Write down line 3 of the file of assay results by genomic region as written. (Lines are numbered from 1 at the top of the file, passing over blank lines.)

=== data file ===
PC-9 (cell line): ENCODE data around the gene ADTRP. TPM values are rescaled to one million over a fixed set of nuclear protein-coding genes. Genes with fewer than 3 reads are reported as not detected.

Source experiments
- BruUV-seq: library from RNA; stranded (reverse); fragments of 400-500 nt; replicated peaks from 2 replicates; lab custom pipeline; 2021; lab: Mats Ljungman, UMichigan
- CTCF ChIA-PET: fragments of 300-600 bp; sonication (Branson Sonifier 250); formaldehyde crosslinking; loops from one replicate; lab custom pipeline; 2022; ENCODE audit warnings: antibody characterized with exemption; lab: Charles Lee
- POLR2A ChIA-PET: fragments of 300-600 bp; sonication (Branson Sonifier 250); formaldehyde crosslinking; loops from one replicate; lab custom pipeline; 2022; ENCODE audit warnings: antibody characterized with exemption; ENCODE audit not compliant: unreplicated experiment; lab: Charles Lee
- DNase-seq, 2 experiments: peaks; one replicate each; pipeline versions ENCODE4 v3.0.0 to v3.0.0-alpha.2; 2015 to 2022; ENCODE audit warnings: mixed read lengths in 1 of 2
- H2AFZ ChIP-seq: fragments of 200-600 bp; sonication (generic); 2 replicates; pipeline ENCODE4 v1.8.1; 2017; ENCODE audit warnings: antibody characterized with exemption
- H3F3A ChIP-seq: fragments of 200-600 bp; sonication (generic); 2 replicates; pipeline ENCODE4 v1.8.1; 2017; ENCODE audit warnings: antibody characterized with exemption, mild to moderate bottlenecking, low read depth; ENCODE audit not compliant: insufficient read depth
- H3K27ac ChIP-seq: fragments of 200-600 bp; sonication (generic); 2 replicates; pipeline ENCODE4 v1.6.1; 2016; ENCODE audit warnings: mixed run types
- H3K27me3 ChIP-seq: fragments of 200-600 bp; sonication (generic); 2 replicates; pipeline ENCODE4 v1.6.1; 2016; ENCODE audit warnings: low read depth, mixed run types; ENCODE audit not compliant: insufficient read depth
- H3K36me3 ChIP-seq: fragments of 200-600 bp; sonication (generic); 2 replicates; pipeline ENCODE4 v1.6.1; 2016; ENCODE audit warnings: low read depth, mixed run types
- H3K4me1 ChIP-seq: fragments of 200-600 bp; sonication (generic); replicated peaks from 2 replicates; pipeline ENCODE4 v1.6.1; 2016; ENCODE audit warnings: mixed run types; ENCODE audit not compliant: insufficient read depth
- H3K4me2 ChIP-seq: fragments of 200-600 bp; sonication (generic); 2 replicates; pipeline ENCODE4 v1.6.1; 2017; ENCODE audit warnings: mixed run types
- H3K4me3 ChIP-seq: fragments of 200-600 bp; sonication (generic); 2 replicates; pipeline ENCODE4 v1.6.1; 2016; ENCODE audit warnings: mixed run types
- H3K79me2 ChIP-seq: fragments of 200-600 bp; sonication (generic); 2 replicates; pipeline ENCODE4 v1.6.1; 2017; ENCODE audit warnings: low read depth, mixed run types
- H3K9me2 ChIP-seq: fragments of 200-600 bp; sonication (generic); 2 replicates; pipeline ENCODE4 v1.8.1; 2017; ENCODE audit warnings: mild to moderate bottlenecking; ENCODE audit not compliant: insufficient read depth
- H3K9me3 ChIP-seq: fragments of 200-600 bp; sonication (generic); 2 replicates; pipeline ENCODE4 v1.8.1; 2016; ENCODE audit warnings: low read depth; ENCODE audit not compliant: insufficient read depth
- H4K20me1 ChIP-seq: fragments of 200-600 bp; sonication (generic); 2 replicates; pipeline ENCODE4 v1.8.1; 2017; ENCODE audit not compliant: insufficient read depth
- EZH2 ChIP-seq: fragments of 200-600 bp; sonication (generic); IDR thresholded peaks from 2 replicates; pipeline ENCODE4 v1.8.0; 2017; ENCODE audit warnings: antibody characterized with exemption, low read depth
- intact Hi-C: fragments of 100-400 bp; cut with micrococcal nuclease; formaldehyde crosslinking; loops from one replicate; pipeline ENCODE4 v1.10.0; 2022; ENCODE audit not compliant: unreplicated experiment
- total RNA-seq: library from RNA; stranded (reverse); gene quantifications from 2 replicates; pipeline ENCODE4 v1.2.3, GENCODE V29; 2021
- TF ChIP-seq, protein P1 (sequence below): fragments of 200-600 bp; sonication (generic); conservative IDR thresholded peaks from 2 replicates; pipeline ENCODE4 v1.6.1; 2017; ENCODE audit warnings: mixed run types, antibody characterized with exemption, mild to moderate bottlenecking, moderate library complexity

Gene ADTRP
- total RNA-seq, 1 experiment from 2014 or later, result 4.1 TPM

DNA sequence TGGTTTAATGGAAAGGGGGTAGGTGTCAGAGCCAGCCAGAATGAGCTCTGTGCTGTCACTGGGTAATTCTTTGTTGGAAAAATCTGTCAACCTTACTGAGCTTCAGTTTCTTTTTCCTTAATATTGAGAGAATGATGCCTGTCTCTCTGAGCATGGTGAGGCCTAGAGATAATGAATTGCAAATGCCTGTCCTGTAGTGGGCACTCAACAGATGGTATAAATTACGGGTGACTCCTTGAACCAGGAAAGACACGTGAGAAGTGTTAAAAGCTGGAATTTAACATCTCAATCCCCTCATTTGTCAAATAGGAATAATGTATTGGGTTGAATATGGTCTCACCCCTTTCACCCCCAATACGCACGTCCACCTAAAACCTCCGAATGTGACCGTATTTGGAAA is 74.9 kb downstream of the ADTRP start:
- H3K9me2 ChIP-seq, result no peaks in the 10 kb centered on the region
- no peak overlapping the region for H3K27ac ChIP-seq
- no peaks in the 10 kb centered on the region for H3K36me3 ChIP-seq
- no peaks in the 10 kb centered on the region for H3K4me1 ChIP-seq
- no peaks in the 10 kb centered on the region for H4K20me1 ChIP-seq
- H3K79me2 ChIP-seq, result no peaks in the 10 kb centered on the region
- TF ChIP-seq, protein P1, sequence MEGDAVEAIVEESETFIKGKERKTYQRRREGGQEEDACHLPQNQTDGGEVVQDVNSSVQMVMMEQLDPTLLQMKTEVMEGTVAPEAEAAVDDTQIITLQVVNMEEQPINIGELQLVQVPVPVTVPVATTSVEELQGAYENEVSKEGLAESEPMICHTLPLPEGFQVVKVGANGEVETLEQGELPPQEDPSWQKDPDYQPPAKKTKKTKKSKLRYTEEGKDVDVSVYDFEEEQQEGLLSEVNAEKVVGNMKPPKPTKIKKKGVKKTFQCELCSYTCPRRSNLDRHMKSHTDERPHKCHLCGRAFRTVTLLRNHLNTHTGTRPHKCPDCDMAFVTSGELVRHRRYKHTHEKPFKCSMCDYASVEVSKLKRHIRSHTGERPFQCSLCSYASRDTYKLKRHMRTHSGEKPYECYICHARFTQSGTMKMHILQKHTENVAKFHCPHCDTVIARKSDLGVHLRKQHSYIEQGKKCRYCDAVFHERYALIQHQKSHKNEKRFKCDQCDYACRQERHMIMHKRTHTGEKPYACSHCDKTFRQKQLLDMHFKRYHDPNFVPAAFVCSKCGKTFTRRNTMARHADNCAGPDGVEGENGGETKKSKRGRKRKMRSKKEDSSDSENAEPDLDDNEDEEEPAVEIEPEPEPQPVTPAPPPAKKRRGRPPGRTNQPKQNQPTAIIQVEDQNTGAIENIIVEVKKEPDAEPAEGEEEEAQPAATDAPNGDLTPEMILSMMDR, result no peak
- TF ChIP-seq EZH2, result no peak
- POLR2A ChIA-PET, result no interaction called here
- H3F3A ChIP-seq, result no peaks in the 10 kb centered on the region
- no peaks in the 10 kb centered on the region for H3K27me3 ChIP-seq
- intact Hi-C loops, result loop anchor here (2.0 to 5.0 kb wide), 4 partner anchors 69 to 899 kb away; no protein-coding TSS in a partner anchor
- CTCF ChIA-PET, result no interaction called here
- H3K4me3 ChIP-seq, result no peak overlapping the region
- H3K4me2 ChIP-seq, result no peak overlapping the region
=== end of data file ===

- BruUV-seq: library from RNA; stranded (reverse); fragments of 400-500 nt; replicated peaks from 2 replicates; lab custom pipeline; 2021; lab: Mats Ljungman, UMichigan